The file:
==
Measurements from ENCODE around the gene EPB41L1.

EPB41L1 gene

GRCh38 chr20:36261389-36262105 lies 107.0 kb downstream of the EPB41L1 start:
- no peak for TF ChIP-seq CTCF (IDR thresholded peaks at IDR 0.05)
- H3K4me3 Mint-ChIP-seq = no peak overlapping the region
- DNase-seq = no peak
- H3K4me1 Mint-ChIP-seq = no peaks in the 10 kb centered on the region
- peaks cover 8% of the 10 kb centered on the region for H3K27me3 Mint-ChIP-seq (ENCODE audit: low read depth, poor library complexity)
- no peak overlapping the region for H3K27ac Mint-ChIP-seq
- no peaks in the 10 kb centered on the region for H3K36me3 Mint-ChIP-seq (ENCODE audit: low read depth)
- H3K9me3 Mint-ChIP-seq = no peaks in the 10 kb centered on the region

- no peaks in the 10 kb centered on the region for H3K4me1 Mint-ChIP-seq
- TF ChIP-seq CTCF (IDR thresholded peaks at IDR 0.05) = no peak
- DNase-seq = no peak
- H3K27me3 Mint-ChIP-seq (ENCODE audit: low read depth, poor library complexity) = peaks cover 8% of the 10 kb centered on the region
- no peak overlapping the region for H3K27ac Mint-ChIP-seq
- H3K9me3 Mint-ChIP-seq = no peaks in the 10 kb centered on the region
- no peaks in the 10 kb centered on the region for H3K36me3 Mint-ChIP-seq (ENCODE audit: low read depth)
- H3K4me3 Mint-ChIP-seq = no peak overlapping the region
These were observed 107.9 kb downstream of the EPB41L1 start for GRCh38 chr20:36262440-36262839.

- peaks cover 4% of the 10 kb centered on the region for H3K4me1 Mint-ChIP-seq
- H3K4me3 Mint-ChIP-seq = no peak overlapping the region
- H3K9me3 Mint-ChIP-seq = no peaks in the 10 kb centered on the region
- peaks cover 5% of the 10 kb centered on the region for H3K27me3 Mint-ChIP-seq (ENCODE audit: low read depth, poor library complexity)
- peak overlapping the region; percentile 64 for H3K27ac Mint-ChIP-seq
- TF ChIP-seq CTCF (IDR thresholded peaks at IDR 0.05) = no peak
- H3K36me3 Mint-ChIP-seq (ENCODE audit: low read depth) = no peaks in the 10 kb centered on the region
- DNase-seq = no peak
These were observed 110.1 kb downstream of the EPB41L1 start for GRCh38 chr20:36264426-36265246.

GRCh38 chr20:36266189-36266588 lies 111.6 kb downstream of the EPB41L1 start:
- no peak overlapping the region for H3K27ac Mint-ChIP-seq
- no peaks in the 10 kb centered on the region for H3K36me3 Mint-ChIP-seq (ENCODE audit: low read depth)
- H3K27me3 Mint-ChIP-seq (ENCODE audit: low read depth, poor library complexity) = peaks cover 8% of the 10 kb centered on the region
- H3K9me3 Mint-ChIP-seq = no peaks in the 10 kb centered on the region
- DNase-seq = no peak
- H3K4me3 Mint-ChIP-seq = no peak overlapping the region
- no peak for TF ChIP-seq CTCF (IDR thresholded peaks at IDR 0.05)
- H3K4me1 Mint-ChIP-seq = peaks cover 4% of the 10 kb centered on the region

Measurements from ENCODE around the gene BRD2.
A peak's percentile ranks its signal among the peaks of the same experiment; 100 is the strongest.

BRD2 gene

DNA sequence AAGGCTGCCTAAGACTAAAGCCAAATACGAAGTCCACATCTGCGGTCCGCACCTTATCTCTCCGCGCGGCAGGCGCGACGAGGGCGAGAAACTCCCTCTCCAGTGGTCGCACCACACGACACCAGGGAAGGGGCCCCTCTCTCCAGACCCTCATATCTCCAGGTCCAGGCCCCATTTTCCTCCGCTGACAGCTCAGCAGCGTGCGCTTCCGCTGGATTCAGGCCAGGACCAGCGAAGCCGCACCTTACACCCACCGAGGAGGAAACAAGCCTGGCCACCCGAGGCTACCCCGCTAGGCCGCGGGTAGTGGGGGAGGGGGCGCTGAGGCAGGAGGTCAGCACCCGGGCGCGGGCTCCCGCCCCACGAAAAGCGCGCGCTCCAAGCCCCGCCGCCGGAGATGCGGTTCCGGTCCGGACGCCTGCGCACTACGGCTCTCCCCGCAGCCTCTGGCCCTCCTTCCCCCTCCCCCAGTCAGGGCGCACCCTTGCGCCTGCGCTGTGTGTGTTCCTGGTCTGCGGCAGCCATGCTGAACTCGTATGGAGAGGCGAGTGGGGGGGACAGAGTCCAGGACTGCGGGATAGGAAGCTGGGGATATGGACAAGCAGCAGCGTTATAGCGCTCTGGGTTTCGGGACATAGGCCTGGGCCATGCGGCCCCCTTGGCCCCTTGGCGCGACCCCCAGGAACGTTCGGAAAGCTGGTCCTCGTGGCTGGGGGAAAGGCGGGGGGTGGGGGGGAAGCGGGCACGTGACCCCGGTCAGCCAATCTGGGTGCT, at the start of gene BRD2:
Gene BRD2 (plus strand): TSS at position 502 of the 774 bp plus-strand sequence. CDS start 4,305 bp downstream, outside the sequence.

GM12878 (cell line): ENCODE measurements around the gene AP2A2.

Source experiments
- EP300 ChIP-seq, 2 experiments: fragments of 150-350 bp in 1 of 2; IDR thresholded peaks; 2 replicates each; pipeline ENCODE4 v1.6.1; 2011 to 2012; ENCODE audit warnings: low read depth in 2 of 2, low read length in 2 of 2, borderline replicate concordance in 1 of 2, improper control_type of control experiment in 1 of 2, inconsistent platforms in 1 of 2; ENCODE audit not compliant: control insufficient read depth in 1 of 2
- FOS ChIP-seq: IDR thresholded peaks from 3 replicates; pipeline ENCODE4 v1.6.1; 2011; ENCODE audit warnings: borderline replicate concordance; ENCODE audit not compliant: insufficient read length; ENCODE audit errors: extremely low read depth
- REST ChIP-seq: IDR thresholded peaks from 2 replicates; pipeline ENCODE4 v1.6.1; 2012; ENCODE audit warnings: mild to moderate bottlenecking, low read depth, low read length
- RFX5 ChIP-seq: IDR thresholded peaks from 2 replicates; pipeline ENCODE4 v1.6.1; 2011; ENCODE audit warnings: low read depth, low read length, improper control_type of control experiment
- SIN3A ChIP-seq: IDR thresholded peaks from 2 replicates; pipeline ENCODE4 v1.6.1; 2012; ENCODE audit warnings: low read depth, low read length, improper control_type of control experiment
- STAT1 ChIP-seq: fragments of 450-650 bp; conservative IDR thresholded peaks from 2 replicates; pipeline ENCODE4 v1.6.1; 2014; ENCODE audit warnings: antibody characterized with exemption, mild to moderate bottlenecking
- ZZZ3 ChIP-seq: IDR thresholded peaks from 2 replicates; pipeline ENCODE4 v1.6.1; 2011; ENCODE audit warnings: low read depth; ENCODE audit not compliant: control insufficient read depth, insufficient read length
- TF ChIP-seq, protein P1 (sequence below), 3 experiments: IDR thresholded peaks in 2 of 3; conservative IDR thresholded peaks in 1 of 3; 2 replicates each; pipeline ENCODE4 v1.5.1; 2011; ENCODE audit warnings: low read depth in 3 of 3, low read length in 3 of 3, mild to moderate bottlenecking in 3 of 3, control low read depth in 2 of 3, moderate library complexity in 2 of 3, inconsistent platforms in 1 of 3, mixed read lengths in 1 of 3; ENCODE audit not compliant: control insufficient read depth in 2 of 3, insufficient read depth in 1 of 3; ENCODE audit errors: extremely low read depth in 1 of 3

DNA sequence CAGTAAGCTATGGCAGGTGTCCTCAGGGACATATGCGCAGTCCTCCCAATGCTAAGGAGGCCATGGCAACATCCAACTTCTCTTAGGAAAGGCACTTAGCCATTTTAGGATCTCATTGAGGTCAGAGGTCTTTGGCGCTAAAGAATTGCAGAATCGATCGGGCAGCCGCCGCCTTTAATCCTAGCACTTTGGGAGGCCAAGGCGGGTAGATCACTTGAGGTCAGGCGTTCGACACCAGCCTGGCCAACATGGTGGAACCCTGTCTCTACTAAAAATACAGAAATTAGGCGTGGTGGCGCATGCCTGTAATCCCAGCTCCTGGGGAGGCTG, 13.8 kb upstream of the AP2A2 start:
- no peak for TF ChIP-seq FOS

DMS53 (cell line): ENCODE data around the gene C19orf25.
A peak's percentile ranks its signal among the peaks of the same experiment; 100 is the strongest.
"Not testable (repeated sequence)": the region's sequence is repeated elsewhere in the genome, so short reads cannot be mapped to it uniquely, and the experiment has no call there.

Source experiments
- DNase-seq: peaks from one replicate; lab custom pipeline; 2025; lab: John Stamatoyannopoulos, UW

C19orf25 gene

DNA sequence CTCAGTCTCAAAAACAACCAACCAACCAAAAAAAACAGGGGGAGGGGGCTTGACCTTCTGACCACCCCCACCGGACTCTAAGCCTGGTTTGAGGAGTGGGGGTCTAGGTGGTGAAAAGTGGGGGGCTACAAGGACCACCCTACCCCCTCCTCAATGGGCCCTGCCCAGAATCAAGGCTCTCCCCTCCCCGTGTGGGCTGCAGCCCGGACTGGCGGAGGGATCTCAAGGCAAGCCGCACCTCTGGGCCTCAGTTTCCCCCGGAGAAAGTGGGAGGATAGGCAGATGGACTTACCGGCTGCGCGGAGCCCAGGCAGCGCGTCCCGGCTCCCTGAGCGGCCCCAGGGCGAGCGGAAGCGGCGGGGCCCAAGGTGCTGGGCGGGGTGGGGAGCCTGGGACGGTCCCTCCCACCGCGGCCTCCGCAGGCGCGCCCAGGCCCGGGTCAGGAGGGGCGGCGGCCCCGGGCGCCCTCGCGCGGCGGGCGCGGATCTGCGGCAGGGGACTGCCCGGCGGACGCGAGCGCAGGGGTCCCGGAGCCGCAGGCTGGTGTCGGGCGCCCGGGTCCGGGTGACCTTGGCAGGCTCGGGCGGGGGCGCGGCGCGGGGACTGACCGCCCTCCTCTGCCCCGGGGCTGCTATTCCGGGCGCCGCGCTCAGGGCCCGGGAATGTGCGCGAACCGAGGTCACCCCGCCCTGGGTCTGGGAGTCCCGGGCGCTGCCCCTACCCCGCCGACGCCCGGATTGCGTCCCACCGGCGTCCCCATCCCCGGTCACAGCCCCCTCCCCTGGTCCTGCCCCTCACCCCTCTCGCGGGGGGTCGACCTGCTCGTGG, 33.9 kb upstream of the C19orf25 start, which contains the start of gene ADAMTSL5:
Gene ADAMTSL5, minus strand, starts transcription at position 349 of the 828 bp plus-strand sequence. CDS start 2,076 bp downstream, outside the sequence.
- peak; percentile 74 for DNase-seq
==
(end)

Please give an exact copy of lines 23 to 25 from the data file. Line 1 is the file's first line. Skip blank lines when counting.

- H3K9me3 Mint-ChIP-seq = no peaks in the 10 kb centered on the region
- peaks cover 5% of the 10 kb centered on the region for H3K27me3 Mint-ChIP-seq (ENCODE audit: low read depth, poor library complexity)
- peak overlapping the region; percentile 64 for H3K27ac Mint-ChIP-seq